Reid making the right choice to go with Vick over Kolb

DETROIT - SEPTEMBER 19: Michael Vick  of the Philadelphia Eagles calls the play in the huddle during the third quarter of the game against the Detroit Lions at Ford Field on September 19, 2010 in Detroit, Michigan. The Eagles defeated the Lions 35-32. (Photo by Leon Halip/Getty Images)

Had Andy Reid stuck with Kevin Kolb as his starting quarterback, he would have mainly done so because a) he drafted him and b) he didn’t want to play the role of fool for benching the man tabbed to replace Donovan McNabb just three weeks into the season.

And had Reid stuck with Kolb as his starting quarterback, he would have been making the wrong decision.

In two outings this year, Michael Vick has completed 63.8 percent of his passes for 459 yards with three touchdowns and zero interceptions. He holds a QB Rating of 105.5 and has also rushed 18 times for 140 yards with no fumbles.

He’s only played in two games, but those are Pro Bowl-type numbers. That’s why Reid’s decision to stick with Vick as his starter was the right choice, even though Kolb was named the starter in preseason and is essentially losing his job because of an injury.

Had Vick showed signs of inconsistency or had been reckless with the football (which wasn’t uncommon for him in Atlanta), Reid would have been justified for sticking with Kolb. But with how well Vick played against the Packers and Lions, this was really an easy decision for a head coach in a tough spot.

That said, winning is the only thing that matters from here on out. If Vick looks like a disaster over the next three weeks (ESPN’s Chris Mortensen is reporting that this is a permanent move by Reid – not an injury-related matter tied to the concussion Kolb suffered two weeks ago), then nobody should hold it against Reid for going back to Kolb. But as of right now, right this second, the Philly head coach is making the right move.

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Eagles have options if they eventually decide to dump Michael Vick

ARLINGTON, TX - JANUARY 9: Michael Vick #7 of the Philadelphia Eagles looks on from the sideline in the second quarter against the Dallas Cowboys during the 2010 NFC wild-card playoff game at Cowboys Stadium on January 9, 2010 in Arlington, Texas. (Photo by Jamie Squire/Getty Images)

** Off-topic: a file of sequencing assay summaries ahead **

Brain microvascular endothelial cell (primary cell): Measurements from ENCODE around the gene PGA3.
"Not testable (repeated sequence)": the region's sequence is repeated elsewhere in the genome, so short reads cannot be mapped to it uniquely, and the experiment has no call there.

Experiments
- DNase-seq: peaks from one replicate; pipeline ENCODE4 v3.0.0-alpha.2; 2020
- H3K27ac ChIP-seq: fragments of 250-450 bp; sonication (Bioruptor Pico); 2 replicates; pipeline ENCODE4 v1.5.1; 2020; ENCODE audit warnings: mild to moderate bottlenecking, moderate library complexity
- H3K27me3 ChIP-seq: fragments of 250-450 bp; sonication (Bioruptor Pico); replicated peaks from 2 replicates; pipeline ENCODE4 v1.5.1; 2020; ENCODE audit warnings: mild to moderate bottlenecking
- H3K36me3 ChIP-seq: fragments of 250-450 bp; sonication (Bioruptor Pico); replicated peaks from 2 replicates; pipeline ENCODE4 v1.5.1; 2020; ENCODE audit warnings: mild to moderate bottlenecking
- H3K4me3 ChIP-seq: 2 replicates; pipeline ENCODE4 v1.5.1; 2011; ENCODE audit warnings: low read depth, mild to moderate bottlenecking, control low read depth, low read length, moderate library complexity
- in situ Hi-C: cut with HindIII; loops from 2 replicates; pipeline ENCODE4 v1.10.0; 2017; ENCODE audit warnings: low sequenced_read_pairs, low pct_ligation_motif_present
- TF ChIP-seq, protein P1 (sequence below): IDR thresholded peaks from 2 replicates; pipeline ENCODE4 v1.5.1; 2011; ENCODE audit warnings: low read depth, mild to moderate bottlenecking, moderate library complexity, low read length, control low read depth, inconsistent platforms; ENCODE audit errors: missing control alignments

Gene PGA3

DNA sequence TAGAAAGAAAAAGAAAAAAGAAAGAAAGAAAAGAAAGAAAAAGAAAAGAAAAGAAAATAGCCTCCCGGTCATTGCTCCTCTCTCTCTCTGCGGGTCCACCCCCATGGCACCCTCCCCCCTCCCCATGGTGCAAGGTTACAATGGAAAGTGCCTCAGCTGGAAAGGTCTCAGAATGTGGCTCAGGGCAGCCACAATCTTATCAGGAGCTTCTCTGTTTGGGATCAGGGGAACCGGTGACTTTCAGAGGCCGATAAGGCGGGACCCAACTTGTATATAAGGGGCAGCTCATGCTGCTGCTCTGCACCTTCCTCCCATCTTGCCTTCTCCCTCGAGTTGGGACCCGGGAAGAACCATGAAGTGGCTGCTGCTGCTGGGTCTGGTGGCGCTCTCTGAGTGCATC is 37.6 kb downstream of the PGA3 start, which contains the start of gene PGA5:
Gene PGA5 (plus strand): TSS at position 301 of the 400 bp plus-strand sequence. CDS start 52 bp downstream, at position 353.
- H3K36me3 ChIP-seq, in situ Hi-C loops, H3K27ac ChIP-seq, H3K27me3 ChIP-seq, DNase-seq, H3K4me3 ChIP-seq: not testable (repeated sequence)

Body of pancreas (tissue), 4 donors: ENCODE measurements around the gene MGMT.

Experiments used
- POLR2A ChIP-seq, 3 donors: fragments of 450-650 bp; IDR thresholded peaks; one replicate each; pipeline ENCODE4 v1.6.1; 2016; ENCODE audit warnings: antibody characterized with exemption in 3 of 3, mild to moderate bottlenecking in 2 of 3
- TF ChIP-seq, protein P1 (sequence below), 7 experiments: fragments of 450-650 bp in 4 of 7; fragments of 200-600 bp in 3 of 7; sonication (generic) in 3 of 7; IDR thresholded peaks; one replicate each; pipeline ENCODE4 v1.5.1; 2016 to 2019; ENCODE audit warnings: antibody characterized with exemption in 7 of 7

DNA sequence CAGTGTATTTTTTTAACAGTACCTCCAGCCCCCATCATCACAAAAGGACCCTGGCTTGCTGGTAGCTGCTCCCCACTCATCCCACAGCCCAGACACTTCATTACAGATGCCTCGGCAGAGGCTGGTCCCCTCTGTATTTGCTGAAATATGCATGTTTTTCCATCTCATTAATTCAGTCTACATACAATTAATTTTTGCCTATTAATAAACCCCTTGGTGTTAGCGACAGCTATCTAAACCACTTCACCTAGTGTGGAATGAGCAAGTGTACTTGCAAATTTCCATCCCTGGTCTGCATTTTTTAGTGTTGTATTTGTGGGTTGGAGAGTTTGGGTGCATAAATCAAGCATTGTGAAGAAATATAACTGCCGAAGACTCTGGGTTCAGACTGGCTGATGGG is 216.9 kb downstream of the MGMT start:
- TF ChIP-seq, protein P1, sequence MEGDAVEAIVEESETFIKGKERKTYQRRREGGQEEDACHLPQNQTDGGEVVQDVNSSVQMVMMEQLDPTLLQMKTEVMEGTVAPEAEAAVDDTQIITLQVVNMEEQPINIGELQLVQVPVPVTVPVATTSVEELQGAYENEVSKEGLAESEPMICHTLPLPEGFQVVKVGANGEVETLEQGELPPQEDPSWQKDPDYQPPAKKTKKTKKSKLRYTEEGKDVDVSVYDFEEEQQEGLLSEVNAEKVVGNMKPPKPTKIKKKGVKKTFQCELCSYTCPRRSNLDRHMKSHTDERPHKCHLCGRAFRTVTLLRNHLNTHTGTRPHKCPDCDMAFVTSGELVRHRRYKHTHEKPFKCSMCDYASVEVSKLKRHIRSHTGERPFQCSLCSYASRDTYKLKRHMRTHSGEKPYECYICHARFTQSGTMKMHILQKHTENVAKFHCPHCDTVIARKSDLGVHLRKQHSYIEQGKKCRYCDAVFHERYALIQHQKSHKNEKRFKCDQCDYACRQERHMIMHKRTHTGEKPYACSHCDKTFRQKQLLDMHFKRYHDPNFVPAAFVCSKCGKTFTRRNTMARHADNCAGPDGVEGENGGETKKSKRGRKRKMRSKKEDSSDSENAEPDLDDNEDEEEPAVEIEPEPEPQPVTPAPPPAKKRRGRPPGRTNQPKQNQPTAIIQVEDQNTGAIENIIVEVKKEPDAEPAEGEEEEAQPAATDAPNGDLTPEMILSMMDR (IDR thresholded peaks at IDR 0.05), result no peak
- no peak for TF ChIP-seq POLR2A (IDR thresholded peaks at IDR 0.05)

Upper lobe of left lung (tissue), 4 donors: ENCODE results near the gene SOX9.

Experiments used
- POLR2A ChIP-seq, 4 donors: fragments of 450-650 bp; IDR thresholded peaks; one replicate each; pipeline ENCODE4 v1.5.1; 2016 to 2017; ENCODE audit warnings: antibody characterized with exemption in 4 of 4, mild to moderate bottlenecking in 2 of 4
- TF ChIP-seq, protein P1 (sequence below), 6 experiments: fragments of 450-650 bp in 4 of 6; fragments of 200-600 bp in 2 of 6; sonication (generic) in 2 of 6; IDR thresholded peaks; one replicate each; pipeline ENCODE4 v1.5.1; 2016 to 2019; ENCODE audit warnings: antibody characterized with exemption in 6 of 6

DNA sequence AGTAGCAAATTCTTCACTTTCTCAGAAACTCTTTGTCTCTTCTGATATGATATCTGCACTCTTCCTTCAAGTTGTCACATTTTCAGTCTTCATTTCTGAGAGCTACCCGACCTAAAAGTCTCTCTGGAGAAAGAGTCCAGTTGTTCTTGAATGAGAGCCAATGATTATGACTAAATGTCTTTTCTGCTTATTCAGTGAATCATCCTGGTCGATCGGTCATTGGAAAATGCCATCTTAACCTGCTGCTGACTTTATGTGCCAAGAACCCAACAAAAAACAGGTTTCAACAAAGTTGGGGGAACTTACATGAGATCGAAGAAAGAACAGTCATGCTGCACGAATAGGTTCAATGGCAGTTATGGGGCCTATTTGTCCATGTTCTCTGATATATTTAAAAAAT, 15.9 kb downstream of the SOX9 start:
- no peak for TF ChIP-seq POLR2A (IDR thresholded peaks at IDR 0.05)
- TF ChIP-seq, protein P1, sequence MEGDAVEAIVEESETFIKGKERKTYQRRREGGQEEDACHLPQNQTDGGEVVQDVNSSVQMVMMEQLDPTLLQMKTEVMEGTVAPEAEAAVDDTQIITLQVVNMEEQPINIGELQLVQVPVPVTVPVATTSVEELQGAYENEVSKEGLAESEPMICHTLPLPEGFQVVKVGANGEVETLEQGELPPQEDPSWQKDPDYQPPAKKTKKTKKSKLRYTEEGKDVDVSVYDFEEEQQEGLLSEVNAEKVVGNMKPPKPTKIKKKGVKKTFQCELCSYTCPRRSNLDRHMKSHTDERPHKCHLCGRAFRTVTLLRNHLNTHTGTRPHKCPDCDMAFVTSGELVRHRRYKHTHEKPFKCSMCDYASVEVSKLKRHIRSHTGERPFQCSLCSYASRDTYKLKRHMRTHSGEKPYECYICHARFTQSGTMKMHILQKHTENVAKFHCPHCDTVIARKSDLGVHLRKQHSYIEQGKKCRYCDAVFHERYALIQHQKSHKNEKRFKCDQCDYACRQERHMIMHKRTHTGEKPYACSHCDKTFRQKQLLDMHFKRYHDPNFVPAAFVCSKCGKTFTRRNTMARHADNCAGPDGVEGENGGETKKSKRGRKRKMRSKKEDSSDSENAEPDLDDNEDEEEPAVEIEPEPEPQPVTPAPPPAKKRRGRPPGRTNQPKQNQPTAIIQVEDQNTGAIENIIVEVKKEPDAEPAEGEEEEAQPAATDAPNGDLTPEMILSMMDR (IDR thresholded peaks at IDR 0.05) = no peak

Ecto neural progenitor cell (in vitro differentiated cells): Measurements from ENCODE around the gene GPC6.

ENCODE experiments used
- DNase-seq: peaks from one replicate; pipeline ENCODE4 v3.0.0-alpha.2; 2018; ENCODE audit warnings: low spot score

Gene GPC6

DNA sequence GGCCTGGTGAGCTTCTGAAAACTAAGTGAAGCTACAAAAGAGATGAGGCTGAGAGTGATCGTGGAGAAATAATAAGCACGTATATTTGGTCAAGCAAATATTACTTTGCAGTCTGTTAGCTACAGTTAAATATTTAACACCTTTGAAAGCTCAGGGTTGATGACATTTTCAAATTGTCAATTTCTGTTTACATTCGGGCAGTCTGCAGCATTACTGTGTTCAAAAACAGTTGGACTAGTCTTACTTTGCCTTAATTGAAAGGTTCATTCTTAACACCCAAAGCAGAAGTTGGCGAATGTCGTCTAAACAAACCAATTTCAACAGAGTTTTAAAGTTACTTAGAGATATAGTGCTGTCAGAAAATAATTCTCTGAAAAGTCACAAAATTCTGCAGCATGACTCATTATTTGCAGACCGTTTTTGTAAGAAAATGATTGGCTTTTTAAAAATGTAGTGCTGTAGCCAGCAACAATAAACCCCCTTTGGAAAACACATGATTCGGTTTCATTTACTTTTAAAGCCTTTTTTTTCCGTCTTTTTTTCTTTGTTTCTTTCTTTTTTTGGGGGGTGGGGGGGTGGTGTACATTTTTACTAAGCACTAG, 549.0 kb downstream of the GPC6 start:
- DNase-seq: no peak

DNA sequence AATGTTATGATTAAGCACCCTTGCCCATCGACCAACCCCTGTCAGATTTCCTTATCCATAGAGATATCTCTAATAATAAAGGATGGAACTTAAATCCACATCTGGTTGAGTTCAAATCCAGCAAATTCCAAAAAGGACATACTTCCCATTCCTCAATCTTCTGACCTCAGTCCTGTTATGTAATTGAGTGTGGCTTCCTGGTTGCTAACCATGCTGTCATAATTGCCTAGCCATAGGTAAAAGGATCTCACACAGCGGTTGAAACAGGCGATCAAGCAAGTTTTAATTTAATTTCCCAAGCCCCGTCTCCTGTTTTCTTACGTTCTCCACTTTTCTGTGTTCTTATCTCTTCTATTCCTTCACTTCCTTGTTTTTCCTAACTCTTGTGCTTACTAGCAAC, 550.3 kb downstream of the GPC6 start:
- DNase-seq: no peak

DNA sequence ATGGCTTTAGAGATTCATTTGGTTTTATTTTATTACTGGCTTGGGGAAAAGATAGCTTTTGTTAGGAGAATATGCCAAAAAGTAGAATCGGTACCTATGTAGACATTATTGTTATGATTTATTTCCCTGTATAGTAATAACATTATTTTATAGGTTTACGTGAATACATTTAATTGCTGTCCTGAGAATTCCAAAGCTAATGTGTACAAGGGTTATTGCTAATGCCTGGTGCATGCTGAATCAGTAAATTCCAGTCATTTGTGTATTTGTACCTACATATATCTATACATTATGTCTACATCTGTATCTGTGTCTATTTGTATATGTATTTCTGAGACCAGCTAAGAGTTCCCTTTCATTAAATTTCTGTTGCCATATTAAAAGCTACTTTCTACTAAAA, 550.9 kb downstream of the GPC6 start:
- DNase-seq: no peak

Over the weekend, the Associated Press reported that the Eagles were seriously considering dumping Michael Vick, although the rumor was quickly denied by reputable NFL insiders Adam Schefter and Chris Mortensen of ESPN, as well as the team itself.

But what if the Eagles decided to part ways with Vick in wake of his latest off-field situation? Would they be comfortable releasing him with no veteran to backup the inexperienced Kevin Kolb next season?

Considering Vick was mostly used out of the Wildcat formation last year, the answer to that question is easy. Jeff Garcia, the veteran QB who has history with the Eagles, would be the most logical option if Vick were released. Garcia is already well versed in Andy Reid’s offense and despite his weak arm strength, he’s a better passing quarterback than Vick, who may have a rocket attached to his left shoulder but whose accuracy remains a major issue.

Another option the Eagles might have is one that was brought up by ESPN and that’s Troy Smith, who probably could be had for the right price. The former Heisman Trophy winner is rotting behind Joe Flacco in Baltimore and would like the opportunity to start somewhere else. Kolb is entrenched as the starter right now in Philly, but that doesn’t mean Smith wouldn’t have the opportunity to unseat him if he starts to struggle at any point during the season.

The point is that Vick isn’t worth the trouble for the Eagles. Reid’s experiment with him in the Wildcat last year often produced poor results and at 30 year’s old, it’s not like the former No. 1 overall pick has regained his lightening-quick speed. (He’s reportedly in better shape than he was last year, but that doesn’t mean he’s the athlete he once was.)